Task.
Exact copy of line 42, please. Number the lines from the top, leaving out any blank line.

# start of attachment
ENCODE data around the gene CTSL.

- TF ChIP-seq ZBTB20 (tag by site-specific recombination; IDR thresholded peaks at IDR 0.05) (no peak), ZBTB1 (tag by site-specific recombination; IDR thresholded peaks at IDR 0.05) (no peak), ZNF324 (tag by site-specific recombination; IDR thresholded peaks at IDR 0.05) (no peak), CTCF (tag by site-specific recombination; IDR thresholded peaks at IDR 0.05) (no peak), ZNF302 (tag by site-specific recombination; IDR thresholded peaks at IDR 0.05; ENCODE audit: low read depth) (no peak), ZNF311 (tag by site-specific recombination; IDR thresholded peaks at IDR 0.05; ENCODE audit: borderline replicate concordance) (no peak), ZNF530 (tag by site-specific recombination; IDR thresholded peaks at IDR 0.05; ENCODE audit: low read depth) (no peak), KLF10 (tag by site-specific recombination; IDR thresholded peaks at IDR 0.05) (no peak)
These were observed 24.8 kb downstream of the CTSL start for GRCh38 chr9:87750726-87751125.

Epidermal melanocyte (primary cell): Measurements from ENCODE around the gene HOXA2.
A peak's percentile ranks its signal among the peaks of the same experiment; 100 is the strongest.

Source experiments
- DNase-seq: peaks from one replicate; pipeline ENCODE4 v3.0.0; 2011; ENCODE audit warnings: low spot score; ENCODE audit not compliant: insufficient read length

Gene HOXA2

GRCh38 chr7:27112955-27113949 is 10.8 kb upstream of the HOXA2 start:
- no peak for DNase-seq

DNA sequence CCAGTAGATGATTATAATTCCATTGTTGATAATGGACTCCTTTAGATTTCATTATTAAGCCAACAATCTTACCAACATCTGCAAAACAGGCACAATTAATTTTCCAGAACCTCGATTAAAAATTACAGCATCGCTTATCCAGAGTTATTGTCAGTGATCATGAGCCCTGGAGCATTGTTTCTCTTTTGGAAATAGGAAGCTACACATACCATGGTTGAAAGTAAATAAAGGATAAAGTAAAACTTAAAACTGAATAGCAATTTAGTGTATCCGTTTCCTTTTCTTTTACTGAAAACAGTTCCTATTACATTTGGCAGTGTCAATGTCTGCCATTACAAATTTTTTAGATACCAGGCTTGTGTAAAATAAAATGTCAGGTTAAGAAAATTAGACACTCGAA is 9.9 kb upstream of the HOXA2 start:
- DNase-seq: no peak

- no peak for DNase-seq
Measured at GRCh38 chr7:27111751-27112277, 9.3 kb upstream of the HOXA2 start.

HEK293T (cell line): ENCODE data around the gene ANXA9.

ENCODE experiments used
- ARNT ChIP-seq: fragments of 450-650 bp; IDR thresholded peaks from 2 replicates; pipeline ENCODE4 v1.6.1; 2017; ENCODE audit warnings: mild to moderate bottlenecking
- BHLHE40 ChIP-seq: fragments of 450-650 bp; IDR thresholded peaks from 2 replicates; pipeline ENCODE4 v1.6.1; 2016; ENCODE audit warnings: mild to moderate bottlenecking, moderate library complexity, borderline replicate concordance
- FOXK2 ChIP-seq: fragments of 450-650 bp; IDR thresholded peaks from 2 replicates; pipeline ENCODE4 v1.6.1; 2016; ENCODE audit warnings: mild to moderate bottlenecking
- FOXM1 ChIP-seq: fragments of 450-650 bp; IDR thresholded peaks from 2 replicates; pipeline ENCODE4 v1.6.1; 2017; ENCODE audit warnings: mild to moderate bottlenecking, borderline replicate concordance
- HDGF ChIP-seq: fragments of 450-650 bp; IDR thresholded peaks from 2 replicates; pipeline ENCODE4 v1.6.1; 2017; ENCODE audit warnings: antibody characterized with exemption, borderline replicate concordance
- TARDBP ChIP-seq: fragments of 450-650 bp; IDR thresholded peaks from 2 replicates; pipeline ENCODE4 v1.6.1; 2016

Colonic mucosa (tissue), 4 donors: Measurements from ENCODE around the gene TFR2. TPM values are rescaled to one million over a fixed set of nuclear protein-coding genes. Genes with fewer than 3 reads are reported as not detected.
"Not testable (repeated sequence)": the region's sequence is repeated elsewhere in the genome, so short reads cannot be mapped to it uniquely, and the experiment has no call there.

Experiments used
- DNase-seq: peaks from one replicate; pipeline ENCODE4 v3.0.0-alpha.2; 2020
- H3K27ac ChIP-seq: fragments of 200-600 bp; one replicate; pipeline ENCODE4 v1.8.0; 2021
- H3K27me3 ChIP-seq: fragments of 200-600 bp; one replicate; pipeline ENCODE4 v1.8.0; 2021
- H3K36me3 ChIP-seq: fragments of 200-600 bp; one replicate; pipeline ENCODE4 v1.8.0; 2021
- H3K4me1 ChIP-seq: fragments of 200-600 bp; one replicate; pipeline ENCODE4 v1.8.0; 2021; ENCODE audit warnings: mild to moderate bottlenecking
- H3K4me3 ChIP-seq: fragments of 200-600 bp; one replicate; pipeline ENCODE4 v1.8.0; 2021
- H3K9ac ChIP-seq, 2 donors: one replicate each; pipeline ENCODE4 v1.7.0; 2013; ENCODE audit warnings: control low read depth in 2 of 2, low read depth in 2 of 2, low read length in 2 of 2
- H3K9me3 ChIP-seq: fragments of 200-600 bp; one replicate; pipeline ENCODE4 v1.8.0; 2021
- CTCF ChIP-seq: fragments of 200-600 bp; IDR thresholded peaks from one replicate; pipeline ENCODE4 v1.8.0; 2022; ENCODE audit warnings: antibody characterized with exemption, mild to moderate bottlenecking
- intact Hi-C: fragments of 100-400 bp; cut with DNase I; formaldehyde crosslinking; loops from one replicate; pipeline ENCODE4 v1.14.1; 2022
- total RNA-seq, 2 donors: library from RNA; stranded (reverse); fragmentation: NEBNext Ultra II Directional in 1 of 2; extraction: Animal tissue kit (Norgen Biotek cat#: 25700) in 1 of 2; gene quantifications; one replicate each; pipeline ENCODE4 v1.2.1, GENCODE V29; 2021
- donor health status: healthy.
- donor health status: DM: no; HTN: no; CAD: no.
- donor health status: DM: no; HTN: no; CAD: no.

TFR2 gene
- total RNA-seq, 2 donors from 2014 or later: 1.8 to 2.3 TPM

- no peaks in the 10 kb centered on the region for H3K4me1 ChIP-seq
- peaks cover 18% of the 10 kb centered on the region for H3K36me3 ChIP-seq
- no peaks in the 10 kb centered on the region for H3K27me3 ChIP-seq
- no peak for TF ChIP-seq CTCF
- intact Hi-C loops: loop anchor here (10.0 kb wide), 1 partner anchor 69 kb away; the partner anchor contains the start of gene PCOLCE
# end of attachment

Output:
- no peaks in the 10 kb centered on the region for H3K4me1 ChIP-seq